Thursday, March 27, 2008

Musings about level 1 evaluation....

While I'm not much of a fan of Level I evaluation, I do think it can shed insight into the effectiveness of our programs if we ask the right questions and pay attention to the answers. I'm dealing with metrics-fans right now who want to ask smile-sheet questions like, "On a scale of 1 to 6, did you find the training useful? ..." What am I supposed to do with knowing that people ranked the training as an average of 5.9 in 'usefulness'? Or worse, a 2.6?



Here's an evaluation Kassy LaBorie and I did yesterday in the wrap up to our online "Games Synchronous Trainers Play" session. (See citation at the bottom of this post). It tells us much more than the typical "smile sheet"



What can I tell from this? That we emphasized the right things; that our points were clear; that we met our objectives; that we have provided people with tools (games) they feel they can integrate into their own synchronous programs. Next go round we may emphasize even more the need to incorporate games as they relate to content, not just as filler, I also see that we may have given the wrong impression about something: there's a comment in the lower right quadrant about self-paced learning, which we didn't discuss at all and certainly weren't casting aspersions toward. (Heck, I'd rather access the worst self-paced program than most lecture-based 'webinars' any day!)

And what else does it tell us? Well, for those who believe that the online experience suffers due to lack of eye contact and body language, look at this screen again: are people interested and engaged? Do I really need traditional "eye contact" to tell me that?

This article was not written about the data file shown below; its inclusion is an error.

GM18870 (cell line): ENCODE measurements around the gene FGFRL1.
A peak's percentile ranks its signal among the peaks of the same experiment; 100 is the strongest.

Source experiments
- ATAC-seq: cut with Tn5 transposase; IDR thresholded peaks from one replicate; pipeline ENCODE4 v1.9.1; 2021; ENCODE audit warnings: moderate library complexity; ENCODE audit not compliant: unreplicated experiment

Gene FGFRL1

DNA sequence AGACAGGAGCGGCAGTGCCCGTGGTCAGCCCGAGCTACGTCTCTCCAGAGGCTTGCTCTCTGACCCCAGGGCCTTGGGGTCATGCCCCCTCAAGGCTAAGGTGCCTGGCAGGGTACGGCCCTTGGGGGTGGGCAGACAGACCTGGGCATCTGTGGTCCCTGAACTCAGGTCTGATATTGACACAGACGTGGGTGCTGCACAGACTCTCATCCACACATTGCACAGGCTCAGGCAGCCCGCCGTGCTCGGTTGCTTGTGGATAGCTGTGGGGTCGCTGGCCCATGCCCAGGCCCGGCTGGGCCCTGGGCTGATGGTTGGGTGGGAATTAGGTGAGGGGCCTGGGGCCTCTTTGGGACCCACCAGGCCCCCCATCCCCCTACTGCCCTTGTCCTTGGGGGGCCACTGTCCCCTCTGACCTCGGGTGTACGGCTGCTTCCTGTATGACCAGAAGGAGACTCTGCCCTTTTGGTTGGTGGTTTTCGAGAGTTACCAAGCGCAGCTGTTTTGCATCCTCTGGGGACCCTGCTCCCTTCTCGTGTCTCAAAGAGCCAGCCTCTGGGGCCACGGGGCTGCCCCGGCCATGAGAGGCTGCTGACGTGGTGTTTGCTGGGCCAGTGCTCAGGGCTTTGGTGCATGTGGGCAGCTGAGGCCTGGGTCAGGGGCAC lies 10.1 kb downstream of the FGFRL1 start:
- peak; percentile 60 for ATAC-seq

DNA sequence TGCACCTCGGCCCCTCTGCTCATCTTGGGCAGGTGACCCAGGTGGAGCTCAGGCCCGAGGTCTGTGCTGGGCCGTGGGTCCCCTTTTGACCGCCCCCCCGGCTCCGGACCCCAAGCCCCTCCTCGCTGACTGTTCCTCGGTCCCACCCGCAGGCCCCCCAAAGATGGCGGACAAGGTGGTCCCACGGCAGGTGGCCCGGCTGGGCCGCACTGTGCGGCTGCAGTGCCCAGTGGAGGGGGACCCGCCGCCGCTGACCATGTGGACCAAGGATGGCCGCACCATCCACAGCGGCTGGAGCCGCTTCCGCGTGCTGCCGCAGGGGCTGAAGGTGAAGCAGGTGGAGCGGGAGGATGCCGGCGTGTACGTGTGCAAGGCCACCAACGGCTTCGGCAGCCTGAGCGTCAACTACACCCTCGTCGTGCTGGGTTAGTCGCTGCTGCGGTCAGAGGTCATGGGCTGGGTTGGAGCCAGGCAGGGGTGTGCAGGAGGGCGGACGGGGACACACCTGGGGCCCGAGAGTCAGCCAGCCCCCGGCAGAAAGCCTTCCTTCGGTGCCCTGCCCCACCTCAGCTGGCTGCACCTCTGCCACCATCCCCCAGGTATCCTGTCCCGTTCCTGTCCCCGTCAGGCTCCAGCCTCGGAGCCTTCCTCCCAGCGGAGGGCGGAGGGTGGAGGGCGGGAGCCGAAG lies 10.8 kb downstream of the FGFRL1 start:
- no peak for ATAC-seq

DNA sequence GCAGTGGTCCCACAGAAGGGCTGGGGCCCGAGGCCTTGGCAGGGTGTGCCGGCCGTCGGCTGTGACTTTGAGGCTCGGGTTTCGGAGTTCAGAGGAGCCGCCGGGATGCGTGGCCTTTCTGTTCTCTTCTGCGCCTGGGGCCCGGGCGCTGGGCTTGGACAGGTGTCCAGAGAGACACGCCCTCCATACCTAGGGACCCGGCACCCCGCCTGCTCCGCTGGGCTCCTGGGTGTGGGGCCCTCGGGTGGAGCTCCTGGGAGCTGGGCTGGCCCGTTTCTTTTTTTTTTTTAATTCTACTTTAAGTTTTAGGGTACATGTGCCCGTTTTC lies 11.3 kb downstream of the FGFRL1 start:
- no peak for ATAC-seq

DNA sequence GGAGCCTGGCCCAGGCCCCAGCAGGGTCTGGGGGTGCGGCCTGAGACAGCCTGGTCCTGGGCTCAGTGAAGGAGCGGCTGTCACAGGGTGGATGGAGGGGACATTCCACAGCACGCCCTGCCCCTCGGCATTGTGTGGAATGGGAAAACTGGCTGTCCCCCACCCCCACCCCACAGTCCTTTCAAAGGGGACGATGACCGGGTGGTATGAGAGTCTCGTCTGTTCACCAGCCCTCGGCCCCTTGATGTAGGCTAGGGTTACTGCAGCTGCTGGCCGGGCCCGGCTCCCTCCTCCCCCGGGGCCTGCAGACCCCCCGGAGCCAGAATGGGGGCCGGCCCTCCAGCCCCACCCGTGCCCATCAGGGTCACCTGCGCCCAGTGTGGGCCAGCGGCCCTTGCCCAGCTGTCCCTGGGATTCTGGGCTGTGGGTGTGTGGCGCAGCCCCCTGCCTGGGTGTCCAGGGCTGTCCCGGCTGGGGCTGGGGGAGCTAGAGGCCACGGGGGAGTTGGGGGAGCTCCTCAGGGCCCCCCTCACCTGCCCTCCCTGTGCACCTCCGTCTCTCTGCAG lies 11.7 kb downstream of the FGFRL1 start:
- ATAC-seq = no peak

If you must undertake Level I evaluation, try to find something that will give you more meaningful information than "4.5" ratings with no explanation. And pay attention to the feedback!

What other ideas do you have for evaluating at this level?



Evaluation activity submtted by Michele St. Pierre; adapted from an activity in Pike & Solem's 50 Creative Training Closers (Pfeiffer, 1998).

2 comments:

Jeff Hite said...

Oooh...don't even get me started on metrics. I saw a great news story the other day about one of the most infuriating metrics ever: airlines count "on time departure" as "pushing back from the gate", not actually leaving the ground. And so guess what?

Svetsko Prvenstvo said...

What knowledge or skills do they have in the area?